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US archbishop says election discourse has ‘marginalised people of faith’

Archbishop Kurtz made the remarks in response to the controversies blighting the US Presidential campaign

Too much of the political discourse during this election year “has demeaned women and marginalised people of faith," says the president of the US Conference of Catholic Bishops.

“Politicians, their staffs and volunteers should reflect our best aspirations as citizens," said Archbishop Joseph Kurtz of Louisville, Kentucky.

The archbishop’s statement came at the end of a week of fallout over controversies involving the presidential campaigns of Republican nominee Donald Trump and Democratic nominee Hillary Clinton.

On October 9, NBC leaked a 2005 audio clip of Trump making lewd sexual remarks about women. Two days later, WikiLeaks released what it said was an email chain among top officials from Clinton’s campaign discussing how many powerful conservatives in North America are converts to Catholicism, which one email called “an amazing bastardisation of the faith."

“At this important time in our nation’s history, I encourage all of us to take a moment to reflect on one of the founding principles of our republic — the freedom of religion," Archbishop Kurtz said.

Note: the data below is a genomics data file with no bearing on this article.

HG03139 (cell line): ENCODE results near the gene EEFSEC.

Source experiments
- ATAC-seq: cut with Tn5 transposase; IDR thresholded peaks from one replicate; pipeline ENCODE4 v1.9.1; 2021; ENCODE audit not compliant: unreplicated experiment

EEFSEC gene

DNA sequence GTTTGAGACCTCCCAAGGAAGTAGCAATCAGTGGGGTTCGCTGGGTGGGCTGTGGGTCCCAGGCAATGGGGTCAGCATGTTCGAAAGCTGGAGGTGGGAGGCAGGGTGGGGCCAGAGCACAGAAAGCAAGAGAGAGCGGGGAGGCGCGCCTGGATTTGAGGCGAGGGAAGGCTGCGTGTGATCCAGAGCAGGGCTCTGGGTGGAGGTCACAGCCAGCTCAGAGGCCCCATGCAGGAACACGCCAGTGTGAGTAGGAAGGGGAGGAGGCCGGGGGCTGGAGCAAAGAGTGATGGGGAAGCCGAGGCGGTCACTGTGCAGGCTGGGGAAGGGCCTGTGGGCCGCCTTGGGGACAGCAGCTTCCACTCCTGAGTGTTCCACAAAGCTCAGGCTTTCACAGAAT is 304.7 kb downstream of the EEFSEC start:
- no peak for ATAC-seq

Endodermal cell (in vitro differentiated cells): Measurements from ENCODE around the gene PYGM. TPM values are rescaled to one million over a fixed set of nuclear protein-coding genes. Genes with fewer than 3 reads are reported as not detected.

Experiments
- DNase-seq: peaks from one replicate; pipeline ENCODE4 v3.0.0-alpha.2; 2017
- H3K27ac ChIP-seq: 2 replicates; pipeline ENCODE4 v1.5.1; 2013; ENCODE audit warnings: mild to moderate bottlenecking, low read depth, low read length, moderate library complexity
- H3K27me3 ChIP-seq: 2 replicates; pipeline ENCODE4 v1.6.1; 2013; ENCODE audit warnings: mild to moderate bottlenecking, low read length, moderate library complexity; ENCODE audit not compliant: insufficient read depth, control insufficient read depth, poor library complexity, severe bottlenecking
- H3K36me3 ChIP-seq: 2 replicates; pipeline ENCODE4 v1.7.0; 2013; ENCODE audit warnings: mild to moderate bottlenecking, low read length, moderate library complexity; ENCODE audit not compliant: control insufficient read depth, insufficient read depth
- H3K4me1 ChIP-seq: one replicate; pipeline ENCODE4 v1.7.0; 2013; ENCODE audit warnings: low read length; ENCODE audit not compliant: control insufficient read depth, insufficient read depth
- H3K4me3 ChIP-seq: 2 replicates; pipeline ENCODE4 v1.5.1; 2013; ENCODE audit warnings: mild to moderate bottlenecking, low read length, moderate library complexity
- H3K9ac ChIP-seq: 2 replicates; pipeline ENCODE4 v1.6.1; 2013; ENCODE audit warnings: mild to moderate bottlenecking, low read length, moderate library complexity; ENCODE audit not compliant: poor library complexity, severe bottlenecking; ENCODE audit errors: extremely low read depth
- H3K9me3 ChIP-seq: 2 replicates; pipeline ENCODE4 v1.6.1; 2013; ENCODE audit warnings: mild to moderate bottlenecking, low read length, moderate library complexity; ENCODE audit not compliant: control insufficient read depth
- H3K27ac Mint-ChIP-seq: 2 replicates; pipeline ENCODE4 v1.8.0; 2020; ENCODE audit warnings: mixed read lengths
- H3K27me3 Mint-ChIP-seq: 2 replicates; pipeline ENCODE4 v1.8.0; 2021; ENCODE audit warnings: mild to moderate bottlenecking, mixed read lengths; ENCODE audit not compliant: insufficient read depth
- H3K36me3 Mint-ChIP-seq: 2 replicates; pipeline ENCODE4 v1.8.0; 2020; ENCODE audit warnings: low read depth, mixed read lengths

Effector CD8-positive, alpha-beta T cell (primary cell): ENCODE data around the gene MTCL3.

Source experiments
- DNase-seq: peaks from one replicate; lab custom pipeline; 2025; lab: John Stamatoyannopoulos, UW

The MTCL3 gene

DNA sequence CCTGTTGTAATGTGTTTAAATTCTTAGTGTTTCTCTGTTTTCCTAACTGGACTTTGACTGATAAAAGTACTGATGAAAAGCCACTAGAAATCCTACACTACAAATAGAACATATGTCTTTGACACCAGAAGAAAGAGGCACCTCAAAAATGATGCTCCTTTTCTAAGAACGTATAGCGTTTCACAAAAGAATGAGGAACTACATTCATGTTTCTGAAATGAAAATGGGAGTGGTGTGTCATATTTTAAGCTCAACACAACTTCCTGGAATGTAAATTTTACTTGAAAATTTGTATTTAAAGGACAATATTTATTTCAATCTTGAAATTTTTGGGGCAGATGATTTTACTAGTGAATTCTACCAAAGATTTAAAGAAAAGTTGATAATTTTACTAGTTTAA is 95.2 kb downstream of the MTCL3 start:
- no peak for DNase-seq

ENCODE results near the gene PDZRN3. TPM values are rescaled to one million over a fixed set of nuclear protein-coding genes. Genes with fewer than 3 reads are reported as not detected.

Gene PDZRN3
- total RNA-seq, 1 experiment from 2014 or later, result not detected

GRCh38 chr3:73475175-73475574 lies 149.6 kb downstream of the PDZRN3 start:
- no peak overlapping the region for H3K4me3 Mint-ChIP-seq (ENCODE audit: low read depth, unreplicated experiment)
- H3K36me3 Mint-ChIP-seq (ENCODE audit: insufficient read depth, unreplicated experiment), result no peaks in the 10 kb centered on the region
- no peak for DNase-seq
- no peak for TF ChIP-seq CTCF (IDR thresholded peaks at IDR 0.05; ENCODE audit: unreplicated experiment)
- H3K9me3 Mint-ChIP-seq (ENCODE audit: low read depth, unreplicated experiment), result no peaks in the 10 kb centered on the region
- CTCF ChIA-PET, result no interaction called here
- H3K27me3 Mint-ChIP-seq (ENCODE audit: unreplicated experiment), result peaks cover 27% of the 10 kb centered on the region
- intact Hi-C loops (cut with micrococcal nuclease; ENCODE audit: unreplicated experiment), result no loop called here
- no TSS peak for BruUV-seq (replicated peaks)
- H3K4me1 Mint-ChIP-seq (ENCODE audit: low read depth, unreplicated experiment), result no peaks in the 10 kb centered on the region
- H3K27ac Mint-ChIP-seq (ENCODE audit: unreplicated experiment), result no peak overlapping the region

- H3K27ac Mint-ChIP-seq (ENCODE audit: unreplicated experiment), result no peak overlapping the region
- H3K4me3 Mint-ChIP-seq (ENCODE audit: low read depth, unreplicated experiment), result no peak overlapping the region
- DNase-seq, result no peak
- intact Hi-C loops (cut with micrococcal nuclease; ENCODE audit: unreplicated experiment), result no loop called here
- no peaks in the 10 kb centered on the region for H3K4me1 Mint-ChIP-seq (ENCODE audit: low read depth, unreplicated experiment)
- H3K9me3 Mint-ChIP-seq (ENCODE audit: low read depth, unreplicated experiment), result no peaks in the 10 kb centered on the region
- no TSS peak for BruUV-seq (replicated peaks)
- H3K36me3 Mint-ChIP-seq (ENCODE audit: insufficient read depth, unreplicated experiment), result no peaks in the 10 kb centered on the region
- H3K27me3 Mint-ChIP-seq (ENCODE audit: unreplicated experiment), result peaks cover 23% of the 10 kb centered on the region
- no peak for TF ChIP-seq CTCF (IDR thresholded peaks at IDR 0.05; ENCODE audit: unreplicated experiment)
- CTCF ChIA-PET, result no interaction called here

“There have been recent reports that some may have sought to interfere in the internal life of the Church for short-term political gain. If true, this is troubling both for the well-being of faith communities and the good of our country," he said.

“As Catholics, we hold onto our beliefs because they come to us from Jesus, not a consensus forged by contemporary norms."

He urged Catholics and all people of goodwill in the nation to be “good stewards of the precious rights we have inherited as citizens of this country."

“We also expect public officials to respect the rights of people to live their faith without interference from the state. When faith communities lose this right, the very idea of what it means to be an American is lost," he added.


1 comment

  1. Patrick Gannon Reply

    “As Catholics, we hold onto our beliefs because they come to us from Jesus, not a consensus forged by contemporary norms."
    Actually they do come as a consensus of proto-orthodox religionists who determined the final canon of the Church, and then destroyed to the greatest extent possible competing texts that espoused different beliefs. Note that Iron Age contemporary norms for the consensus of that time leave much to be desired.

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